In trouble

As we go about discovering who we are, we bring a whole lot of pain and joy in the lives of others. We start things, we move on, we create something new, we let it die, we search and cry, we find and cheer.

And as we witness others going about their own personal discovery, we bring a whole lot of pain and joy in our life. By making it all about ourselves.

If only we could just be. Now.


The excitement of an overachievement can ruin the chances of the following run.

If the result was brilliant, why was it? What happened that made it so? Who was involved, what were the circumstances, what is likely to change? How similar is all of that to what will happen next?

All questions to answer before taking the overachievement at face value and decide that it is the new normal.

People and systems

Companies talk a whole lot about individuals and they don’t talk enough about systems.

That person is not performing.

That lady is challenging.

That guy is always late.

That colleague never comes to the office.

That hire was a mistake.

And to be honest, if it happens once in a while, those statements might also be true.

But most companies spend too much time in what is not so different than gossiping, when often problems are in the way things are done, the way people are managed, the processes everyone is asked to follow.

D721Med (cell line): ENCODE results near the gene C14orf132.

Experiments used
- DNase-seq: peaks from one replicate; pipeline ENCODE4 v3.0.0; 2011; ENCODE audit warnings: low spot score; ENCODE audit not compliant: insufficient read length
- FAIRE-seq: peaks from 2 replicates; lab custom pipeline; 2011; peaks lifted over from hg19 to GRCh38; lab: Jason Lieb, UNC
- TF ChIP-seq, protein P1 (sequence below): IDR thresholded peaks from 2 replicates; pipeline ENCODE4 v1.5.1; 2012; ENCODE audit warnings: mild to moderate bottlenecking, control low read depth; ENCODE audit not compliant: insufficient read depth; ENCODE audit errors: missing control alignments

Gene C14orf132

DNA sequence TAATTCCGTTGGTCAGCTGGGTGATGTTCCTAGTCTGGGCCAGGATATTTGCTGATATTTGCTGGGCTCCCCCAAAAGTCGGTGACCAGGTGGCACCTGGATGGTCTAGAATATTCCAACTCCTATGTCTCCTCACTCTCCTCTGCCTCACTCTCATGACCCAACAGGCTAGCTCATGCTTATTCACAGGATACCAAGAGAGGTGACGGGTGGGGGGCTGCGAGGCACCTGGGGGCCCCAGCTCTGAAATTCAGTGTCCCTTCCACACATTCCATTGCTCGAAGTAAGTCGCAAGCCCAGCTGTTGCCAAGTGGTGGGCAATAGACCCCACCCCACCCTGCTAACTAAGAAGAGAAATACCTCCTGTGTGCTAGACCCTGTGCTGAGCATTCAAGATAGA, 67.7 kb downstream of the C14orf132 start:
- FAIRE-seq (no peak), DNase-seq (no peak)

Human matter

We have made marketing a commodity. We have made it about scale, repetition, numbers, algorithms. We have made it a matter of point-to-point measurement and one-way funnel.

And now we worry that a machine can take our job?

AI will replace you if you think that marketing is a “if this then that” statement, if you look at a blog post only in terms of keyword density, if you consider an ICP something to bend at your own need.

For all the others, we still very much need you.

It’s not the rise of the robots that frightens me.

It’s the rise of all those corporatists who have forgotten that humans matter.

George Tannenbaum, Rising. Falling. Choosing.